Ever since the triumph of the Internet, the publishing industry has been in constant flux. Of course this doesn't just concern publishing as a business - journalists also have much to contend with. Our latest research discovered that journalists fear a widespread erosion of quality journalism, exacerbated by the funding struggles of online media brands, the spread of fake news and the decline of print.
Key takeaways from this research included:
- 46% of respondents felt some degree of negativity about the future of journalism, in addition to the 78% who said they feared for the viability of sector
- 83% don’t believe that being a journalist today means good job security
- A combined 67% of respondents agreed that an ad-based model favours ‘clickbaity’, short-form content
- 60% believe the overall decline in the quality of output as one of the biggest threats to journalism at the moment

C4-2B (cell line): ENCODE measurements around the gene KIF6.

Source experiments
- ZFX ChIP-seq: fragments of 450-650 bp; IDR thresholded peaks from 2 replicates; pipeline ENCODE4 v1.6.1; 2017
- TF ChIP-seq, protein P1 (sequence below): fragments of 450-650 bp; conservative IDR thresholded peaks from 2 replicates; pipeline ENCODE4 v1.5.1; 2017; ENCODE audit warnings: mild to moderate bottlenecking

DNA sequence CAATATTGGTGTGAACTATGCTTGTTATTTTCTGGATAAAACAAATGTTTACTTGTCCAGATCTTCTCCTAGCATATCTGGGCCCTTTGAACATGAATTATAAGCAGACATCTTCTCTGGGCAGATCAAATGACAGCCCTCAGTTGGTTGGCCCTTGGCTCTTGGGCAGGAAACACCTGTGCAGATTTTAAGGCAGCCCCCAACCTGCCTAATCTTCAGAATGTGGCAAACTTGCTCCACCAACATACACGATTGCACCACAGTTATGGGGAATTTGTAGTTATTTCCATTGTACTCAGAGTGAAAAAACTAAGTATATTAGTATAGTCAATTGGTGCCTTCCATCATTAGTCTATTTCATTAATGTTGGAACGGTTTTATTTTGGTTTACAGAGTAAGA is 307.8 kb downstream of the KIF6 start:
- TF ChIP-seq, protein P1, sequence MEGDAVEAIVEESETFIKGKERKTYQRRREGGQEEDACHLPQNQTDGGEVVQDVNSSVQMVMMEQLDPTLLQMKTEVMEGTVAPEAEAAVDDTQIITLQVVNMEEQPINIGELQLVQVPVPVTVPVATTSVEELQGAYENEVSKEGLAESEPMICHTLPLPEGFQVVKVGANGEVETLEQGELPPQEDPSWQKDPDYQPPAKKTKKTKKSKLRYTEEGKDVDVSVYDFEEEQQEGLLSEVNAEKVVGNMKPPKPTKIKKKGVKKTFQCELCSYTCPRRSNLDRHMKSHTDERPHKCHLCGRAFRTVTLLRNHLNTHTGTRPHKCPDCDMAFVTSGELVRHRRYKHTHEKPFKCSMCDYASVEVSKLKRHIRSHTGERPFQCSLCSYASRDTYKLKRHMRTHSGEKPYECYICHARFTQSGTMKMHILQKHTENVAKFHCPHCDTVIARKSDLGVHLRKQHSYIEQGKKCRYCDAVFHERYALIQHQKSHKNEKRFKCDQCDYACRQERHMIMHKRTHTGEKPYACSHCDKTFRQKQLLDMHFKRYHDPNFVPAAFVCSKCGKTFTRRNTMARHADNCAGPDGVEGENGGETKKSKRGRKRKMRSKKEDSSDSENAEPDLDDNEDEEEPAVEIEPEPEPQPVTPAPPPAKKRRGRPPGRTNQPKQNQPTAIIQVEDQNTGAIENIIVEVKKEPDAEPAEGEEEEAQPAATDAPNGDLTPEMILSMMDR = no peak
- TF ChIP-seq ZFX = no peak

- Readers’ reluctance to pay for digital content was also labelled by 55% as a top threat to their jobs
- Around half of respondents further blamed fake news (48%), dependency on ad revenues (47%), and shrinking newsrooms (47%) for undermining the industry
Journalists cherish the value of their product. They also innately understand how to give the reader both what they need and what they want. New technologies such as Artificial Intelligence and sophisticated data-gathering can only enhance this, bringing them closer to their readership and helping journalists deliver quality journalism at the pace modern society demands.
But, quality journalism requires funding. The publishing sector is still undecided about the best way to fund its output and the research from Cxense clearly shows that some funding models actually undermine journalists’ ability to produce their best work. To combat this, platform owners and their journalists need to work together to create a sustainable, best-in-class product that provides a guarantee of sustained, quality output, job security and satisfaction that most journalists agreed in this research, was sadly lacking.
These insights were drawn from interviews with 153 journalists across the US, UK and mainland Europe writing for local, national, and international publications across the news, lifestyle and business sectors.
Click below to access the full report: